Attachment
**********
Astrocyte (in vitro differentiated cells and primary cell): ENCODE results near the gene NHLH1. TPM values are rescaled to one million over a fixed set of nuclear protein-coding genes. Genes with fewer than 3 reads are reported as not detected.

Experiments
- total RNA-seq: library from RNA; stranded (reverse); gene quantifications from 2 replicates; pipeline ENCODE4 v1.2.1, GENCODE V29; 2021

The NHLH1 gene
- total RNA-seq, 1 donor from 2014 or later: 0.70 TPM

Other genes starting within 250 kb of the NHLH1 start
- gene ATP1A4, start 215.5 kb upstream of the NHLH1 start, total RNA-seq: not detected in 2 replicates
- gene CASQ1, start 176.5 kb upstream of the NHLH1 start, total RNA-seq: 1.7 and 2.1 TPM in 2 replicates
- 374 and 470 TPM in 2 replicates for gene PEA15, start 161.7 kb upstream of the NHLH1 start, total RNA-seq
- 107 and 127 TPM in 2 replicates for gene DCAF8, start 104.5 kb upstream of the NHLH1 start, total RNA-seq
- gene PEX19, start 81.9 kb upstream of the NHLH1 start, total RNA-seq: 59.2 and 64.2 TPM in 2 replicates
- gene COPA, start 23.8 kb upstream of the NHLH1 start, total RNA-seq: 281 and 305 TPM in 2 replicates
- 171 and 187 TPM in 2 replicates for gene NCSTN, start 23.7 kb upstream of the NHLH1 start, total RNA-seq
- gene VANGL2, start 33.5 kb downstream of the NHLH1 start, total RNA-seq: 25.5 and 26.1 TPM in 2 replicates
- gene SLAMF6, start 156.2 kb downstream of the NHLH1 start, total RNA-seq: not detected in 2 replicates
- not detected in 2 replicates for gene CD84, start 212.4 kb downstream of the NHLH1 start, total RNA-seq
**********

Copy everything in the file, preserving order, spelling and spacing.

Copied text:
Astrocyte (in vitro differentiated cells and primary cell): ENCODE results near the gene NHLH1. TPM values are rescaled to one million over a fixed set of nuclear protein-coding genes. Genes with fewer than 3 reads are reported as not detected.

Experiments
- total RNA-seq: library from RNA; stranded (reverse); gene quantifications from 2 replicates; pipeline ENCODE4 v1.2.1, GENCODE V29; 2021

The NHLH1 gene
- total RNA-seq, 1 donor from 2014 or later: 0.70 TPM

Other genes starting within 250 kb of the NHLH1 start
- gene ATP1A4, start 215.5 kb upstream of the NHLH1 start, total RNA-seq: not detected in 2 replicates
- gene CASQ1, start 176.5 kb upstream of the NHLH1 start, total RNA-seq: 1.7 and 2.1 TPM in 2 replicates
- 374 and 470 TPM in 2 replicates for gene PEA15, start 161.7 kb upstream of the NHLH1 start, total RNA-seq
- 107 and 127 TPM in 2 replicates for gene DCAF8, start 104.5 kb upstream of the NHLH1 start, total RNA-seq
- gene PEX19, start 81.9 kb upstream of the NHLH1 start, total RNA-seq: 59.2 and 64.2 TPM in 2 replicates
- gene COPA, start 23.8 kb upstream of the NHLH1 start, total RNA-seq: 281 and 305 TPM in 2 replicates
- 171 and 187 TPM in 2 replicates for gene NCSTN, start 23.7 kb upstream of the NHLH1 start, total RNA-seq
- gene VANGL2, start 33.5 kb downstream of the NHLH1 start, total RNA-seq: 25.5 and 26.1 TPM in 2 replicates
- gene SLAMF6, start 156.2 kb downstream of the NHLH1 start, total RNA-seq: not detected in 2 replicates
- not detected in 2 replicates for gene CD84, start 212.4 kb downstream of the NHLH1 start, total RNA-seq